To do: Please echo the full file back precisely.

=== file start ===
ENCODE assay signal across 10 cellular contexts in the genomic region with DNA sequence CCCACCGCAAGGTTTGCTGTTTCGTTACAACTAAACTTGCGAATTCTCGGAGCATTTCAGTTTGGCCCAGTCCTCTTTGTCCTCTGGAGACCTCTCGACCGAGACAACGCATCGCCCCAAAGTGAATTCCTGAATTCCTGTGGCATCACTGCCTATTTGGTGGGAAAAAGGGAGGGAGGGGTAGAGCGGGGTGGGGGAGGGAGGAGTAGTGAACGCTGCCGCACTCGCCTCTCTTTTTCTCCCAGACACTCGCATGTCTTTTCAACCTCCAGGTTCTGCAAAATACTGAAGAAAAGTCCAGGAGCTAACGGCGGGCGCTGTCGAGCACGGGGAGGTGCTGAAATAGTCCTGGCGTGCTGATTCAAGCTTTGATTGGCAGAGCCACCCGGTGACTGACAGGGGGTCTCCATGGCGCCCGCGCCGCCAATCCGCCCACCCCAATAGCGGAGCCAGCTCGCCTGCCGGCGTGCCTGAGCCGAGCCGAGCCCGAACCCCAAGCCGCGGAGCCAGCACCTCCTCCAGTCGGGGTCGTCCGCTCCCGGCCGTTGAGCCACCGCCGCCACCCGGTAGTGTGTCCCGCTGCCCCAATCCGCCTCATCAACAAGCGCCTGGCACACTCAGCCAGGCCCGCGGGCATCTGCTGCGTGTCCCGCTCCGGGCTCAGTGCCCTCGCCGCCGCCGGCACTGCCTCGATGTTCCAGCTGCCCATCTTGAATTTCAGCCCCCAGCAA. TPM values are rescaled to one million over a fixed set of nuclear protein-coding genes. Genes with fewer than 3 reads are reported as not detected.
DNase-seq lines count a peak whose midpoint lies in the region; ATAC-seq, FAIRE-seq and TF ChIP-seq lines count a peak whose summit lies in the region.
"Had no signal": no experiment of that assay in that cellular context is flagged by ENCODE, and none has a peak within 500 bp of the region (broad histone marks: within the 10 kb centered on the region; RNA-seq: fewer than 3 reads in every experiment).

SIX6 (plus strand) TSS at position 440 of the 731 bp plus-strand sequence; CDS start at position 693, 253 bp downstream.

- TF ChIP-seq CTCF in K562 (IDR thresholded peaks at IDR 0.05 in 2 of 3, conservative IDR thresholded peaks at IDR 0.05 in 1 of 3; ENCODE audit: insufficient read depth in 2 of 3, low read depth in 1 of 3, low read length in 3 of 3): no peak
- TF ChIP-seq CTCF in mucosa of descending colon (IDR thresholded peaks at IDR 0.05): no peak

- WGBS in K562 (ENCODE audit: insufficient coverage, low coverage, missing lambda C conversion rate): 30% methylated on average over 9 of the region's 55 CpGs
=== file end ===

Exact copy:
ENCODE assay signal across 10 cellular contexts in the genomic region with DNA sequence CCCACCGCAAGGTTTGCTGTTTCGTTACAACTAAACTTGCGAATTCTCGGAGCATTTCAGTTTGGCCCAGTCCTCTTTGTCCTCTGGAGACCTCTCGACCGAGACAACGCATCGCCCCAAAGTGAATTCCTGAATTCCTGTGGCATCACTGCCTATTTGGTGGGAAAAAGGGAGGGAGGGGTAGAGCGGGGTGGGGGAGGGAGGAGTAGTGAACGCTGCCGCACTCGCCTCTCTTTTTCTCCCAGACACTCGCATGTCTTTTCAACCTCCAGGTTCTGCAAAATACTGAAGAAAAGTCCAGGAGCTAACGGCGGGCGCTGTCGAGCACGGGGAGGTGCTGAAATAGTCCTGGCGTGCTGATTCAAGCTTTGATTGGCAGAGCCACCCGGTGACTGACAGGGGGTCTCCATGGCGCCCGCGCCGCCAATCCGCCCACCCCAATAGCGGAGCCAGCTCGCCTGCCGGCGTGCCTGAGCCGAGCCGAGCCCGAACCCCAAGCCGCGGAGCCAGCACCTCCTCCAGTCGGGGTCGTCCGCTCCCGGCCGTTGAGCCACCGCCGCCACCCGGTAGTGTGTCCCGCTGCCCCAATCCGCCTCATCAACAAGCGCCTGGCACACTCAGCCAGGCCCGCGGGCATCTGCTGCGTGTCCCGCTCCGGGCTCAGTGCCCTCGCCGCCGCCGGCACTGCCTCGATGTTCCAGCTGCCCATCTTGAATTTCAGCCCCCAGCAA. TPM values are rescaled to one million over a fixed set of nuclear protein-coding genes. Genes with fewer than 3 reads are reported as not detected.
DNase-seq lines count a peak whose midpoint lies in the region; ATAC-seq, FAIRE-seq and TF ChIP-seq lines count a peak whose summit lies in the region.
"Had no signal": no experiment of that assay in that cellular context is flagged by ENCODE, and none has a peak within 500 bp of the region (broad histone marks: within the 10 kb centered on the region; RNA-seq: fewer than 3 reads in every experiment).

SIX6 (plus strand) TSS at position 440 of the 731 bp plus-strand sequence; CDS start at position 693, 253 bp downstream.

- TF ChIP-seq CTCF in K562 (IDR thresholded peaks at IDR 0.05 in 2 of 3, conservative IDR thresholded peaks at IDR 0.05 in 1 of 3; ENCODE audit: insufficient read depth in 2 of 3, low read depth in 1 of 3, low read length in 3 of 3): no peak
- TF ChIP-seq CTCF in mucosa of descending colon (IDR thresholded peaks at IDR 0.05): no peak

- WGBS in K562 (ENCODE audit: insufficient coverage, low coverage, missing lambda C conversion rate): 30% methylated on average over 9 of the region's 55 CpGs